Drone industry predicts $82 billions in ‘economic benefits’ and 100,000 new jobs by 2025
Mark Shapiro draws our attention to news of more than 50,000 pages of accident investigation reports and other records obtained by the Washington Post under the Freedom of Information Act. The link he sent led to other information, including a detailed 2012 Business Mega account.
These accounts reveal that more than 400 large U.S. military drones have crashed in major accidents around the world since 2001. The reasons for these drone malfunctions include mechanical breakdowns, human error, software bugs in the “brains” of the aircraft, poor coordination with civilian air-traffic controllers and bad weather.
Military drones have crashed into homes, farms, runways, highways, waterways and, in one case, an Air Force C-130 Hercules transport plane in midair. No one has died in a drone accident, but the documents show that many catastrophes have been narrowly averted, often by a few feet, or a few seconds, or pure luck. About one-third of the crashes occurred in Afghanistan, but nearly one-quarter happened in the United States during test and training flights.
As the Pentagon deploys drones away from traditional combat zones, more accidents are occurring in Africa and other locations.
The documents describe many costly mistakes by remote-control pilots.
- In September 2009, an armed Reaper drone, with a 66-foot wingspan, flew on the loose across Afghanistan after its handlers lost control of the aircraft. U.S. fighter jets shot it down as it neared Tajikistan.
- A $3.8 million Predator carrying a Hellfire missile cratered near Kandahar in January 2010 because the pilot did not realize she had been flying the aircraft upside-down.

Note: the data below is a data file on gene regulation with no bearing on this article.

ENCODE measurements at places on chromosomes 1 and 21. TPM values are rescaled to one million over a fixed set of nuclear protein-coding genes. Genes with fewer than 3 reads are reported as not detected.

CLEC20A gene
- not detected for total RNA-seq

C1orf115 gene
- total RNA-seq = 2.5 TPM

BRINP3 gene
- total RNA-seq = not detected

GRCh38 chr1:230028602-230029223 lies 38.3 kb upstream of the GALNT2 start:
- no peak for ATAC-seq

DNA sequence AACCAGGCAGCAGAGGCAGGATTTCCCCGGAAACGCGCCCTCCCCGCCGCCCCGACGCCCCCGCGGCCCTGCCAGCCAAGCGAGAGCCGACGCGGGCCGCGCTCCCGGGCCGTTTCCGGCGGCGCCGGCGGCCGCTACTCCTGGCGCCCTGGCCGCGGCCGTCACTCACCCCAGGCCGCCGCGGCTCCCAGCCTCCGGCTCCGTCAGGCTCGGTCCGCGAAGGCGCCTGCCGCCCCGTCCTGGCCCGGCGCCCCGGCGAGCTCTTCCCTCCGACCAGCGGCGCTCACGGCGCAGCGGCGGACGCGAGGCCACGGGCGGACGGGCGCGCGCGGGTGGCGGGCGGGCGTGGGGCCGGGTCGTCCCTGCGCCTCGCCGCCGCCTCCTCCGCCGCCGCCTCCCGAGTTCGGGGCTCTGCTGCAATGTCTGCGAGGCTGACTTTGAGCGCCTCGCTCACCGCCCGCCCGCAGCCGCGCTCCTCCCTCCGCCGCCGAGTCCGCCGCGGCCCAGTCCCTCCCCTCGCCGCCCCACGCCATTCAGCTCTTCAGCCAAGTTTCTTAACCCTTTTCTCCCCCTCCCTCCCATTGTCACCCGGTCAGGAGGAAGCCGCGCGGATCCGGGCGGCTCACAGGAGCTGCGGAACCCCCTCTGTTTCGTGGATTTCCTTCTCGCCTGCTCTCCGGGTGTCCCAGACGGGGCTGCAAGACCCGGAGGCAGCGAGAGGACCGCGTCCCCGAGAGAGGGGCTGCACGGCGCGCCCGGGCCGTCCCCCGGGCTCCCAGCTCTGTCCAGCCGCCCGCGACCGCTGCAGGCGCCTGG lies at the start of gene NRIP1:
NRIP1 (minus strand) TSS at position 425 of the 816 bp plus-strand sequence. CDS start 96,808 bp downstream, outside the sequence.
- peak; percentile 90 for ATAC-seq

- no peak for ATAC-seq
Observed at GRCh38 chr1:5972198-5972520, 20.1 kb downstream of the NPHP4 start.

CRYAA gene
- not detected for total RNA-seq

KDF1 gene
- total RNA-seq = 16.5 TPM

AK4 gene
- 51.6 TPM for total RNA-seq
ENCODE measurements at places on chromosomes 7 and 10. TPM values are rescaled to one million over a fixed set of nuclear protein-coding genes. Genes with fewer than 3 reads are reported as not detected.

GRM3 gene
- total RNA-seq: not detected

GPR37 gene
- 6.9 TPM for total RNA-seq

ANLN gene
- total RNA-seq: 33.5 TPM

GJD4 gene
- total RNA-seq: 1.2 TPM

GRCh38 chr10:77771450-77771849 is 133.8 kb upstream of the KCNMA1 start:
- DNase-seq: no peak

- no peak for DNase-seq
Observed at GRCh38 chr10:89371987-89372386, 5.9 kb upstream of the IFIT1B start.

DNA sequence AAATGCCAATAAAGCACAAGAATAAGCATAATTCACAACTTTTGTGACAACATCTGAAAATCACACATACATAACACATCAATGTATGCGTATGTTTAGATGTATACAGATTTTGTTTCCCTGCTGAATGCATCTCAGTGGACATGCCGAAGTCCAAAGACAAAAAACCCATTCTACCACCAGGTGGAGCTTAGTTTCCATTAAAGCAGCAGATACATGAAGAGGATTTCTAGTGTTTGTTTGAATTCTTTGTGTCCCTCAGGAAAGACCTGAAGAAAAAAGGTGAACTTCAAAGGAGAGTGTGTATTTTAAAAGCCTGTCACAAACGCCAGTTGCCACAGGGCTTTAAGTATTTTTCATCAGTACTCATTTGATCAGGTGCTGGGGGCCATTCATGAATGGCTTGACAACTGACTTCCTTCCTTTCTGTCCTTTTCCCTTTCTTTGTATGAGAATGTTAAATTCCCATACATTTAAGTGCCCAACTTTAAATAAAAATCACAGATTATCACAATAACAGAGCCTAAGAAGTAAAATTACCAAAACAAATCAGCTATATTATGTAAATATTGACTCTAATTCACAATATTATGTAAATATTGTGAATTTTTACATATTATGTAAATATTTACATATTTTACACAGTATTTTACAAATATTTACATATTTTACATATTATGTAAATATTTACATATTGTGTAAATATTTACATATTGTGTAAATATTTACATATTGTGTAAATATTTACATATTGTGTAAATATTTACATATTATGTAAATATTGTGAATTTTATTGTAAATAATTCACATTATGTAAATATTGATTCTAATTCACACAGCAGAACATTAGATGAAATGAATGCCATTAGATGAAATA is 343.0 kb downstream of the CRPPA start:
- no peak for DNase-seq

- Later that year, another armed Predator crashed nearby after the pilot did not notice he had squeezed the wrong red button on his joystick, putting the plane into a spin.
Accidents are happening under other military jurisdictions
In April, a 375-pound Army drone crashed next to an elementary-school playground in Pennsylvania, just a few minutes after students went home for the day.
In upstate New York, the Air Force still cannot find a Reaper that has been missing since November, when it plunged into Lake Ontario.
In June 2012, a Navy RQ-4 surveillance drone with a wingspan as wide as a Boeing 757′s nose-dived into Maryland’s Eastern Shore, igniting a wildfire.
Defense Department officials said they are confident in the reliability of their drones.
The Post’s analysis of accident records, however, shows that the military and drone manufacturers have yet to overcome some fundamental safety hurdles:
The drone industry, which lobbied Congress to pass the new law, predicts $82 billion in economic benefits and 100,000 new jobs by 2025.
Though documents obtained by the Post detail scores of previously unreported crashes involving remotely controlled aircraft, challenge the federal government’s assurances that drones will be able to fly safely over populated areas and in the same airspace as passenger planes.
Under the 2012 law passed by Congress, the Federal Aviation Administration is to issue rules by September 2015 allowing commercial drone flights drones in civilian airspace. There is a wide demand:
- Law enforcement agencies already own a small number of camera-equipped drones,
- Businesses see profitable possibilities for drones, to tend crops, move cargo, inspect real estate or film Hollywood movies.
- Journalists have applied for drone licenses to cover the news.
- Amazon.com chief executive Jeffrey P. Bezos (who owns the Washington Post) wants his company to use autonomous drones to deliver small packages to customers’ doorsteps.
Disrupted by smart phones?
An Australian triathlete was injured after a (non-military) drone crash in April. She and spectators said the UAV crashed into her but the drone’s owner said she was merely startled. Someone else in the crowd of spectators had briefly taken control of the drone. The cameraman said it would be difficult to find out who had done this, because smartphones could easily be used to carry out such an attack.
This is another immature technology. Nuclear systems were installed well before there was any appreciation of the problem of long-lived toxic waste and research scientists were deceived into thinking they were devising a clean and cheap energy source. The most principled left the industry when they learnt that their brainchild was to be used to make highly lethal and toxic weapons.